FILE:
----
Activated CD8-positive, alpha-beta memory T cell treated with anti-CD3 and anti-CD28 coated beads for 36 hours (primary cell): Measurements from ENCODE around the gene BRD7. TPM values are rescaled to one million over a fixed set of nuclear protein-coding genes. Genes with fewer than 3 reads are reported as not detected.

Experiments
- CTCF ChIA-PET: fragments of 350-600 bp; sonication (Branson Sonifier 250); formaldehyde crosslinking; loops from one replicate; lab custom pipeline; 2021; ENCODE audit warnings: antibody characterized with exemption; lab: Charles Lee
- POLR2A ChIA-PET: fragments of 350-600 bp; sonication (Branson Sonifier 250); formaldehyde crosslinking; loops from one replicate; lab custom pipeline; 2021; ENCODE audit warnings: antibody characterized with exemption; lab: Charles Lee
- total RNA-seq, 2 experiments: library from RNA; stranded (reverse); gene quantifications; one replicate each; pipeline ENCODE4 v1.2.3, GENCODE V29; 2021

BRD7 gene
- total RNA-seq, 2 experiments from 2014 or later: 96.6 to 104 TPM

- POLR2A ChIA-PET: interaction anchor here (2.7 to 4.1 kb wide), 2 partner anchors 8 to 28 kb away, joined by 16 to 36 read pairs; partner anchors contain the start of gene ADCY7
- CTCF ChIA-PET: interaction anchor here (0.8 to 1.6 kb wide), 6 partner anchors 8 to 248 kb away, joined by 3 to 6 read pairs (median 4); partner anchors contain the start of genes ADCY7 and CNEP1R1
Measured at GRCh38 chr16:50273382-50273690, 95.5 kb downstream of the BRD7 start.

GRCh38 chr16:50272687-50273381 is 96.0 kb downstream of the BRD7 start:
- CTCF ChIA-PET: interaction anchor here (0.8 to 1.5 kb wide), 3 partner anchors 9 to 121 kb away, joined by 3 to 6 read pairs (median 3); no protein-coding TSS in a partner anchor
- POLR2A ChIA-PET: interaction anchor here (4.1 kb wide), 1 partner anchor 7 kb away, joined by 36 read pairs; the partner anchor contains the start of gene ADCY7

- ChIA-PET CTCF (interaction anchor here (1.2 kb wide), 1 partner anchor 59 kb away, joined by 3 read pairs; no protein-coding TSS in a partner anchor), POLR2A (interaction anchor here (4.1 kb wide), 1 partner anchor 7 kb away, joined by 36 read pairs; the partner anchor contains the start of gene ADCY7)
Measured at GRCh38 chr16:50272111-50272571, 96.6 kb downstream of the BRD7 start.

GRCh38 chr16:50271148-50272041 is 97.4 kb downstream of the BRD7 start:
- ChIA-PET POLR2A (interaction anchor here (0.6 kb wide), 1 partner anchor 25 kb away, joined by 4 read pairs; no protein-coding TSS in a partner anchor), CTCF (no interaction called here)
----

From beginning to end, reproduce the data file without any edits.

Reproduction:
Activated CD8-positive, alpha-beta memory T cell treated with anti-CD3 and anti-CD28 coated beads for 36 hours (primary cell): Measurements from ENCODE around the gene BRD7. TPM values are rescaled to one million over a fixed set of nuclear protein-coding genes. Genes with fewer than 3 reads are reported as not detected.

Experiments
- CTCF ChIA-PET: fragments of 350-600 bp; sonication (Branson Sonifier 250); formaldehyde crosslinking; loops from one replicate; lab custom pipeline; 2021; ENCODE audit warnings: antibody characterized with exemption; lab: Charles Lee
- POLR2A ChIA-PET: fragments of 350-600 bp; sonication (Branson Sonifier 250); formaldehyde crosslinking; loops from one replicate; lab custom pipeline; 2021; ENCODE audit warnings: antibody characterized with exemption; lab: Charles Lee
- total RNA-seq, 2 experiments: library from RNA; stranded (reverse); gene quantifications; one replicate each; pipeline ENCODE4 v1.2.3, GENCODE V29; 2021

BRD7 gene
- total RNA-seq, 2 experiments from 2014 or later: 96.6 to 104 TPM

- POLR2A ChIA-PET: interaction anchor here (2.7 to 4.1 kb wide), 2 partner anchors 8 to 28 kb away, joined by 16 to 36 read pairs; partner anchors contain the start of gene ADCY7
- CTCF ChIA-PET: interaction anchor here (0.8 to 1.6 kb wide), 6 partner anchors 8 to 248 kb away, joined by 3 to 6 read pairs (median 4); partner anchors contain the start of genes ADCY7 and CNEP1R1
Measured at GRCh38 chr16:50273382-50273690, 95.5 kb downstream of the BRD7 start.

GRCh38 chr16:50272687-50273381 is 96.0 kb downstream of the BRD7 start:
- CTCF ChIA-PET: interaction anchor here (0.8 to 1.5 kb wide), 3 partner anchors 9 to 121 kb away, joined by 3 to 6 read pairs (median 3); no protein-coding TSS in a partner anchor
- POLR2A ChIA-PET: interaction anchor here (4.1 kb wide), 1 partner anchor 7 kb away, joined by 36 read pairs; the partner anchor contains the start of gene ADCY7

- ChIA-PET CTCF (interaction anchor here (1.2 kb wide), 1 partner anchor 59 kb away, joined by 3 read pairs; no protein-coding TSS in a partner anchor), POLR2A (interaction anchor here (4.1 kb wide), 1 partner anchor 7 kb away, joined by 36 read pairs; the partner anchor contains the start of gene ADCY7)
Measured at GRCh38 chr16:50272111-50272571, 96.6 kb downstream of the BRD7 start.

GRCh38 chr16:50271148-50272041 is 97.4 kb downstream of the BRD7 start:
- ChIA-PET POLR2A (interaction anchor here (0.6 kb wide), 1 partner anchor 25 kb away, joined by 4 read pairs; no protein-coding TSS in a partner anchor), CTCF (no interaction called here)